Poster of the Year
I like this thread series... keep it coming
Here ya go.
Robert Smalls was born to Lydia Polite, an enslaved woman, in 1839. He started working in outside labor from the age of 12 but could only keep a dollar a week and had to give the rest to the damn master. He sought out work on the docks cause he loved the sea, and eventually worked his way onto ships and learned to pilot. At the age of 17 Robert met an enslaved maid and they had two kids together. He was working to save up money to buy their freedom when the War broke out.
This where it start getting good.
Smalls got assigned to steer a military transport called the CSS Planter. He got the confidence of the crew and owners....while he plotted his escape.
Robert told all the other slaves about his plan except for one, cause
Their ship went on a run to pick up some heavy guns and a bunch of ammo. When the ship docked up in Charleston the three white officers disembarked and left Smalls in charge.
At 3am, Smalls put on the captain’s uniform and hat and sailed that damn ship out of the harbor.
On the way out Smalls picked up his wife and kids at a dock along with the families of the other crewmen. They had to make it past five Confederate forts, which Smalls nailed by posing as the White captain in the dark and giving all the correct Confederate signals as they passed. An alarm was raised when the ship shot out past the Confederate lines but by that time they were already out of range of the guns.
Smalls steered that damn ship right up to the Union’s naval blockade, pulling down the rebel flags and replacing them with a white bedsheet. As one union soldier related regarding sighting the ship:
Just as No. 3 port gun was being elevated, someone cried out, ‘I see something that looks like a white flag’; and true enough there was something flying on the steamer that would have been white by application of soap and water. As she neared us, we looked in vain for the face of a white man. When they discovered that we would not fire on them, there was a rush of contrabands out on her deck, some dancing, some singing, whistling, jumping; and others stood looking towards Fort Sumter, and muttering all sorts of maledictions against it, and ‘de heart of de Souf,’ generally. As the steamer came near, and under the stern of the Onward, one of the Colored men stepped forward, and taking off his hat, shouted, ‘Good morning, sir! I’ve brought you some of the old United States guns, sir!'"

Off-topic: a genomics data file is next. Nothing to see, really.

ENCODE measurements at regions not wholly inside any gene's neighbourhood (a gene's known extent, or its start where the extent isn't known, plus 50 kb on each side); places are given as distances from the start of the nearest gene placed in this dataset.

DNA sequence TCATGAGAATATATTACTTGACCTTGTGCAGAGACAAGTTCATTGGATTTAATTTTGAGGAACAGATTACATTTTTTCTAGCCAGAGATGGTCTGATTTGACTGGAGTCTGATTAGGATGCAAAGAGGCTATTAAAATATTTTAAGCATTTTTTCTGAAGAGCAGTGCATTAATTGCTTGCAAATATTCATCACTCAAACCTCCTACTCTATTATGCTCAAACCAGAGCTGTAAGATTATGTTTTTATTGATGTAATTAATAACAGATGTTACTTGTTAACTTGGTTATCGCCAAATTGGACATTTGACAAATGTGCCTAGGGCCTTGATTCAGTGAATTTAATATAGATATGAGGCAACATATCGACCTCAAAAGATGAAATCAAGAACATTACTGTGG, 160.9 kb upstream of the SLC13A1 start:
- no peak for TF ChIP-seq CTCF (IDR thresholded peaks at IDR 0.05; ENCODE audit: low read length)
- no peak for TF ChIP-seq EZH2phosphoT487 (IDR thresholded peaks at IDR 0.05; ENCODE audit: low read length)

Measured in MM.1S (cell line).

Smalls turned the ship and cargo over to the U.S. Navy, including the captain’s code book that had all the Confederate signals in it and a map of mines and torpedoes in Charleston Harbor.
The Union Officer sent Smalls to Commodore Du Pont and Smalls was able to give Du Pont detailed information about Charleston’s defenses. That allowed the U.S. Navy to capture Coles Island without a fight, and it became their base of operations in the area for the rest of the war. Commodore Du Pont wrote to the Secretary of the Navy,
“Robert, the intelligent slave and pilot of the boat, who performed this bold feet so skillfully, informed me of [the capture of the Sumter gun], presuming it would be a matter of interest. He is superior to any who have come into our lines — intelligent as many of them have been.”
Smalls was just 22 years old when this went down.
The Confederates put a $100,000 bounty on his head, and spread rumors that White people had boarded the ship and helped him pull it off because they were unable to deal with the fact that a young Black man had done this on his own.
The U.S. Congress gave Smalls $1500 in prize money, worth about $37,000 today and he was lauded as a hero across the North. He began to use his detailed knowledge to assist the U.S. Navy, then went to Washington D.C. to lobby Abraham Lincoln to allow black men to fight for the union. His lobby worked, and Secretary of War Stanton signed the order permitting the first Black men to enlist.
This whole time the Confederates were shamed as hell because a Black man had pulled off a huge coup right under their noses. The three white officers on the ship were court-martialed.
Smalls joined the Union and saw service in 17 major battles and engagements. He piloted the Crusader, the reclaimed Planter which had been adopted into service for the Union, the ironclad Keokuk, and the USS Isaac Smith.